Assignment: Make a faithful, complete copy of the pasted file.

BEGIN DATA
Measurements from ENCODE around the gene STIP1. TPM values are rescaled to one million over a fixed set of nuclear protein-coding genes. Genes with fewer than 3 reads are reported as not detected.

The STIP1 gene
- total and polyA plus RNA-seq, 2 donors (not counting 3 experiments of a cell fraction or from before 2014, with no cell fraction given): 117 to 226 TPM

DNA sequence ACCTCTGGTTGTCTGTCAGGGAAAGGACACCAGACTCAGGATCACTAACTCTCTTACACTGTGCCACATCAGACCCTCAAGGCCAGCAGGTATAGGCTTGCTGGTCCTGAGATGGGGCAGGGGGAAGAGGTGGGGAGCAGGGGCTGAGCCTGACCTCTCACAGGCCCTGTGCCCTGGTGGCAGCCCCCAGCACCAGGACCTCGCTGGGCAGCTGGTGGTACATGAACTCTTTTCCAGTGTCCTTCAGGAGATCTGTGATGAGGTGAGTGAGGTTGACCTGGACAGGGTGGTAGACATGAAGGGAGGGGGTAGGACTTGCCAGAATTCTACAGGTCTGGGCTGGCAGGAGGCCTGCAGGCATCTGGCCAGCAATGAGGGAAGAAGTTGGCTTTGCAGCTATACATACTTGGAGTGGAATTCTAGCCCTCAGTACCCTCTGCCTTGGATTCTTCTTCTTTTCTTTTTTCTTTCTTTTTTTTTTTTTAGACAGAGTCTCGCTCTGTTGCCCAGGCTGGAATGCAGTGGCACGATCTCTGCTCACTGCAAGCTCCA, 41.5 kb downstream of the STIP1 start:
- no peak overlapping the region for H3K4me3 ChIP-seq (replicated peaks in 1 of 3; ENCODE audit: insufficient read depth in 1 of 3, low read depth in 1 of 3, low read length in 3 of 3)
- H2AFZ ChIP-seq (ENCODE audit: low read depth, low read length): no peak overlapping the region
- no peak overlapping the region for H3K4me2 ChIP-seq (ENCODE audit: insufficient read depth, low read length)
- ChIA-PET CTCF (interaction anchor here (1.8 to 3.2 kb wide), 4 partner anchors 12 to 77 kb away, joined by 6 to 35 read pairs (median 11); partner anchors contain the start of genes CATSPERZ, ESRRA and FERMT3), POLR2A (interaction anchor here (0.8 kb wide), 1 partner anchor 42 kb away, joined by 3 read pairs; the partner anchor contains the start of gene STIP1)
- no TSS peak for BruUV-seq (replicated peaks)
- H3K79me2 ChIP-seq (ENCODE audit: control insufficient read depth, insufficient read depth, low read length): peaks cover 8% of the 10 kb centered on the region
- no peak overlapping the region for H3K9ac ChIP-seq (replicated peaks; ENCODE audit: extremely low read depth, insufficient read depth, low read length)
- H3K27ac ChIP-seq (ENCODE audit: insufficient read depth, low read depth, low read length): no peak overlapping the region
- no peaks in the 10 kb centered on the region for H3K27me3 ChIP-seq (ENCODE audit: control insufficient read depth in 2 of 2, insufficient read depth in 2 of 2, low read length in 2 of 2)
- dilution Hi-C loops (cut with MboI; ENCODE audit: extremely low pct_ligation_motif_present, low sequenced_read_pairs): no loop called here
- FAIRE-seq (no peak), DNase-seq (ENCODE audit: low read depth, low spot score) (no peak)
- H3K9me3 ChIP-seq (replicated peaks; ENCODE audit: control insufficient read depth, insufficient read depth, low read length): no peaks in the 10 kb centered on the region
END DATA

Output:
Measurements from ENCODE around the gene STIP1. TPM values are rescaled to one million over a fixed set of nuclear protein-coding genes. Genes with fewer than 3 reads are reported as not detected.

The STIP1 gene
- total and polyA plus RNA-seq, 2 donors (not counting 3 experiments of a cell fraction or from before 2014, with no cell fraction given): 117 to 226 TPM

DNA sequence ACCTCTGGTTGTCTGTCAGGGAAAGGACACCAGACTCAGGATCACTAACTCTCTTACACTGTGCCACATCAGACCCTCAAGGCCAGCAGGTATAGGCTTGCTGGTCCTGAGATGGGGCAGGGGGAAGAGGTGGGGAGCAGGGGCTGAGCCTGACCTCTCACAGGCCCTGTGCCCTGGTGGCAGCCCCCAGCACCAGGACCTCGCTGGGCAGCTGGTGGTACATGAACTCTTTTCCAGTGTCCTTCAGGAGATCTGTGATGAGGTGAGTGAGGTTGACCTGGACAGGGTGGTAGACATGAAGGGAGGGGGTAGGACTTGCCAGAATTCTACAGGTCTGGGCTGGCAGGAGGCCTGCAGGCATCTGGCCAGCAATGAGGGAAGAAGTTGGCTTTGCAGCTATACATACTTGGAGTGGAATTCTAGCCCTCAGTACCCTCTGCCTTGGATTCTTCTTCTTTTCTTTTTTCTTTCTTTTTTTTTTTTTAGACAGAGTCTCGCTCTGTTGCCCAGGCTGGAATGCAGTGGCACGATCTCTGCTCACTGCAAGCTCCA, 41.5 kb downstream of the STIP1 start:
- no peak overlapping the region for H3K4me3 ChIP-seq (replicated peaks in 1 of 3; ENCODE audit: insufficient read depth in 1 of 3, low read depth in 1 of 3, low read length in 3 of 3)
- H2AFZ ChIP-seq (ENCODE audit: low read depth, low read length): no peak overlapping the region
- no peak overlapping the region for H3K4me2 ChIP-seq (ENCODE audit: insufficient read depth, low read length)
- ChIA-PET CTCF (interaction anchor here (1.8 to 3.2 kb wide), 4 partner anchors 12 to 77 kb away, joined by 6 to 35 read pairs (median 11); partner anchors contain the start of genes CATSPERZ, ESRRA and FERMT3), POLR2A (interaction anchor here (0.8 kb wide), 1 partner anchor 42 kb away, joined by 3 read pairs; the partner anchor contains the start of gene STIP1)
- no TSS peak for BruUV-seq (replicated peaks)
- H3K79me2 ChIP-seq (ENCODE audit: control insufficient read depth, insufficient read depth, low read length): peaks cover 8% of the 10 kb centered on the region
- no peak overlapping the region for H3K9ac ChIP-seq (replicated peaks; ENCODE audit: extremely low read depth, insufficient read depth, low read length)
- H3K27ac ChIP-seq (ENCODE audit: insufficient read depth, low read depth, low read length): no peak overlapping the region
- no peaks in the 10 kb centered on the region for H3K27me3 ChIP-seq (ENCODE audit: control insufficient read depth in 2 of 2, insufficient read depth in 2 of 2, low read length in 2 of 2)
- dilution Hi-C loops (cut with MboI; ENCODE audit: extremely low pct_ligation_motif_present, low sequenced_read_pairs): no loop called here
- FAIRE-seq (no peak), DNase-seq (ENCODE audit: low read depth, low spot score) (no peak)
- H3K9me3 ChIP-seq (replicated peaks; ENCODE audit: control insufficient read depth, insufficient read depth, low read length): no peaks in the 10 kb centered on the region